Research Papers

Fundamental Study of Diesel-Piloted Natural Gas Direct Injection Under Different Operating Conditions

[+] Author and Article Information
Georg Fink

Lehrstuhl für Thermodynamik,
Technische Universität München,
Garching 85748, Germany
e-mail: fink@td.mw.tum.de

Michael Jud

Lehrstuhl für Thermodynamik,
Technische Universität München,
Garching 85748, Germany
e-mail: jud@td.mw.tum.de

Thomas Sattelmayer

Lehrstuhl für Thermodynamik,
Technische Universität München,
Garching 85748, Germany
e-mail: sattelmayer@td.mw.tum.de

Manuscript received March 19, 2019; final manuscript received April 26, 2019; published online June 3, 2019. Editor: Jerzy T. Sawicki.

J. Eng. Gas Turbines Power 141(9), 091006 (Jun 03, 2019) (8 pages) Paper No: GTP-19-1136; doi: 10.1115/1.4043643 History: Received March 19, 2019; Revised April 26, 2019

Natural gas as an alternative fuel in engine applications substantially reduces both pollutant and greenhouse gas emissions. High pressure dual fuel (HPDF) direct injection of natural gas and diesel pilot has the potential to minimize methane slip from gas engines and increase the fuel flexibility, while retaining the high efficiency of a diesel engine. Speed and load variations as well as various strategies for emission reduction entail a wide range of different operating conditions. The influence of these operating conditions on the ignition and combustion process is investigated on a rapid compression expansion machine (RCEM). By combining simultaneous shadowgraphy (SG) and OH* imaging with heat release rate analysis, an improved understanding of the ignition and combustion process is established. At high temperatures and pressures, the reduced pilot ignition delay and lift-off length minimize the effect of natural gas jet entrainment on pilot mixture formation. A simple geometrical constraint was found to reflect the susceptibility for misfiring. At the same time, natural gas ignition is delayed by the early pilot ignition close to the injector tip. The shape of heat release is only marginally affected by the operating conditions and mainly determined by the degree of premixing at the time of gas jet ignition. Luminescence from the sooting natural gas flame is generally only detected after the flame extends across the whole gas jet at peak heat release rate. Termination of gas injection at this time was confirmed to effectively suppress soot formation, while a strongly sooting pilot seems to intensify soot formation within the natural gas jet.

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Fig. 1

RCEM test rig with optical setup and injector arrangement: (1) driving air supply, (2) driving piston, (3) hydraulic oil, (4) orifice, (5) working piston, (6) bypass valve, (7) combustion chamber, (8) natural gas injector, (9) diesel pilot injector, (10) arc lamp, (11) UV-filter, (12) pinhole, (13) parabolic mirror, (14) surface mirror, (15) 50/50 beam-splitter, (16) focusing lens, (17) shadowgraphy camera, (18) UV beam-splitter, (19) OH*-filter, (20) image intensifier, and (21) OH* camera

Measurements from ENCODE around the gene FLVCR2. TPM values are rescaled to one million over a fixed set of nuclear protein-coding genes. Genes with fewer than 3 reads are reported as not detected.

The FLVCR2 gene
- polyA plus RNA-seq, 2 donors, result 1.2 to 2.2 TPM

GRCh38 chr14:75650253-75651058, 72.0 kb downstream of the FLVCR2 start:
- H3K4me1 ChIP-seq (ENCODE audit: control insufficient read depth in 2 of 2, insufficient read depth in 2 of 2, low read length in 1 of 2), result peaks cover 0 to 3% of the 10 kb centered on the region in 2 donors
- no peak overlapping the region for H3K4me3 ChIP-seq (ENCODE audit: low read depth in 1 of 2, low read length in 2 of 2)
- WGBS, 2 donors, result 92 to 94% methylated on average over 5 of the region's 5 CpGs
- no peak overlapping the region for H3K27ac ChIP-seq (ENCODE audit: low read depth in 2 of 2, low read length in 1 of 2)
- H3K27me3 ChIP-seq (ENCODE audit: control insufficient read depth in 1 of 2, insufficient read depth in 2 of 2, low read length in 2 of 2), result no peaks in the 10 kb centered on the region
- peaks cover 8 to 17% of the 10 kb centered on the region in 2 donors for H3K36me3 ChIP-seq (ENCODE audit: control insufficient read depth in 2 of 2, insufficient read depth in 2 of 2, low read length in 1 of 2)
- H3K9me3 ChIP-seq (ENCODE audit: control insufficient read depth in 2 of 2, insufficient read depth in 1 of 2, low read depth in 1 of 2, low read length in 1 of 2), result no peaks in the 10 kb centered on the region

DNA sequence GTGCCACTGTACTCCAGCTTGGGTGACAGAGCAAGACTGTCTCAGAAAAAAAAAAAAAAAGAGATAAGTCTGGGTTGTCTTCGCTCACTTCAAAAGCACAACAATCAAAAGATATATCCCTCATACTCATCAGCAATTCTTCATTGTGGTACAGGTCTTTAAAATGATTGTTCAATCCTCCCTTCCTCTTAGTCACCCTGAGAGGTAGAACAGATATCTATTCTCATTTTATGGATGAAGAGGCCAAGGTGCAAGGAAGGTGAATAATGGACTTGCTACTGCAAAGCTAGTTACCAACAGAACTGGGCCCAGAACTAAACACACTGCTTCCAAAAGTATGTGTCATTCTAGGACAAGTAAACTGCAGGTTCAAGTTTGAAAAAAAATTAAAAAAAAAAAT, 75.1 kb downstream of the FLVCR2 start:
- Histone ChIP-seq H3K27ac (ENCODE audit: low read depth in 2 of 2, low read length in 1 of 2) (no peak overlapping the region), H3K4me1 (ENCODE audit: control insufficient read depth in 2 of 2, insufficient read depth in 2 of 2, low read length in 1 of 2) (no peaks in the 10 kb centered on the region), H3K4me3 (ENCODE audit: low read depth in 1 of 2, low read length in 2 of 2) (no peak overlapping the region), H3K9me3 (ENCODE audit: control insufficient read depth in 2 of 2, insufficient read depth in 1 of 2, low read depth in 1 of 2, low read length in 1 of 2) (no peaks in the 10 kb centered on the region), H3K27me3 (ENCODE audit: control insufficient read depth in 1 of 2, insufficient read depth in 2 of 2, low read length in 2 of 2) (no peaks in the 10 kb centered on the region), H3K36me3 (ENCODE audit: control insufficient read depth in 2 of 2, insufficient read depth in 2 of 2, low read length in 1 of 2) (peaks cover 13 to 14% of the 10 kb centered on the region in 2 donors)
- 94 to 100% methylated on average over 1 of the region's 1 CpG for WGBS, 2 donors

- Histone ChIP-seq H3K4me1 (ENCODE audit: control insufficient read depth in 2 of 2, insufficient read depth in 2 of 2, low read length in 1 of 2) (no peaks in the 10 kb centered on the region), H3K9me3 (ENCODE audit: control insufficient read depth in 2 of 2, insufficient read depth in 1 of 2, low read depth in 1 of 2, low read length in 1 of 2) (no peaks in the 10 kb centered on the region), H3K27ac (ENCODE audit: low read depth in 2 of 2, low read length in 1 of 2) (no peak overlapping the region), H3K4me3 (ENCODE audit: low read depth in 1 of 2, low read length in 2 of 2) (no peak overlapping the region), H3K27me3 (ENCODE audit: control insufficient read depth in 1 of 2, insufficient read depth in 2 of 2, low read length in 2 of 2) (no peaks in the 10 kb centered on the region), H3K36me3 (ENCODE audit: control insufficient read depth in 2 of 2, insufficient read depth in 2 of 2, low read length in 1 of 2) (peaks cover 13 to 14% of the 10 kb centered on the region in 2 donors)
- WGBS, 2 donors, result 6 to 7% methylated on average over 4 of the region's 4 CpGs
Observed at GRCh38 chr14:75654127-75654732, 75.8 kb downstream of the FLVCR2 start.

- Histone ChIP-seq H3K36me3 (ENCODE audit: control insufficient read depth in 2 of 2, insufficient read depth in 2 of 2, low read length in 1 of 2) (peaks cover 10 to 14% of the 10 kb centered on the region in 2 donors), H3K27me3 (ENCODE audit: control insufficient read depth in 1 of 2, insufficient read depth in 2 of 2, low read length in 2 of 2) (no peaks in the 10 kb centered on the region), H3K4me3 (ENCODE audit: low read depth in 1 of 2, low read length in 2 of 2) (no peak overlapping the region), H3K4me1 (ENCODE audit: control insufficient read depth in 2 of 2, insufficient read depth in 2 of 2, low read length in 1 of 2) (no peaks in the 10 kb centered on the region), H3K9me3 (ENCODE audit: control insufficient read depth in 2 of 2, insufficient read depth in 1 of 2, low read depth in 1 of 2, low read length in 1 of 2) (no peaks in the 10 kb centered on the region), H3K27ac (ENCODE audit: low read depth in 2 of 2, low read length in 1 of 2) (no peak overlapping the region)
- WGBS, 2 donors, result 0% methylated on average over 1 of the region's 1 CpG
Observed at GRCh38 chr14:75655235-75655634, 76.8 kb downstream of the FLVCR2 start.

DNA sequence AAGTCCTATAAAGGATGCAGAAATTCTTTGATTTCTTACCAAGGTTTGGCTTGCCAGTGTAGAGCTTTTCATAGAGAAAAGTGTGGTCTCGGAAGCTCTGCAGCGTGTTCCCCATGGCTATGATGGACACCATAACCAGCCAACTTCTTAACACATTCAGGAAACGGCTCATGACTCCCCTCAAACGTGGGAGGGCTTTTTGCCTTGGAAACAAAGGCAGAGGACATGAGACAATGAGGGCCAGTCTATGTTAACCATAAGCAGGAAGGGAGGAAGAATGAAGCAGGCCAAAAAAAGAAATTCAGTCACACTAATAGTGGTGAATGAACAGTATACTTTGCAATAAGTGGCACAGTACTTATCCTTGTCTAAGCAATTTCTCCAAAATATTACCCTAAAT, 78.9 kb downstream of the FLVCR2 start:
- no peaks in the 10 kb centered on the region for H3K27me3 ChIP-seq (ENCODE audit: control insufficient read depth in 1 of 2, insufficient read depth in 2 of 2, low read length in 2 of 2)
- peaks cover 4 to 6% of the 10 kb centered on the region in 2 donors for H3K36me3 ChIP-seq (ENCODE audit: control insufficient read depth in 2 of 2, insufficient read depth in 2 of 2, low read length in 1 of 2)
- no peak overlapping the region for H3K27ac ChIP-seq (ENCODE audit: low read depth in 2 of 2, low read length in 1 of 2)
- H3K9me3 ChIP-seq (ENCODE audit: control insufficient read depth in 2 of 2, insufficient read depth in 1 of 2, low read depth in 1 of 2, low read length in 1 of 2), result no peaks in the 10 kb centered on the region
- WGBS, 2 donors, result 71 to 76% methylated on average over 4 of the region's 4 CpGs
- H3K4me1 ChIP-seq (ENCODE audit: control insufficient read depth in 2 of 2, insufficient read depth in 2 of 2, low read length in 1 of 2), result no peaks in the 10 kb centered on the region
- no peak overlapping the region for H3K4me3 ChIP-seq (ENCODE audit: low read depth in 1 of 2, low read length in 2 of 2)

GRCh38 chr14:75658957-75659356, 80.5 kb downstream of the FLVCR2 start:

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Fig. 2

Multizone thermodynamic model of the combustion chamber

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Fig. 3

Heat loss model performance at OP1 and OP4 for an unfired case

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Fig. 4

Pilot ignition delay τign,p for variable jet interaction at OP1 (top) and OP4 (bottom)

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Fig. 5

Angular dependence of the pilot ignition delay at a relative gas injection timing of tinj = −0.5 ms

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Fig. 6

Angular dependence of the pilot lift-off at a relative gas injection timing of tinj = −0.5 ms and corresponding images at the time of pilot ignition

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Fig. 7

Left: natural gas ignition delay for variable jet interaction at OP1 (top) and OP4 (bottom); right: image sequence related to the point marked by (×) in the interaction map

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Fig. 8

Time of natural gas ignition after its SOI as measure for the degree of premixing at OP1 (top) and OP4 (bottom)

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Fig. 9

Heat release rates at OP1 and OP4 for different degrees of premixing (top) and SG/OH* image sequence representing medium premixing at characteristic times (bottom)



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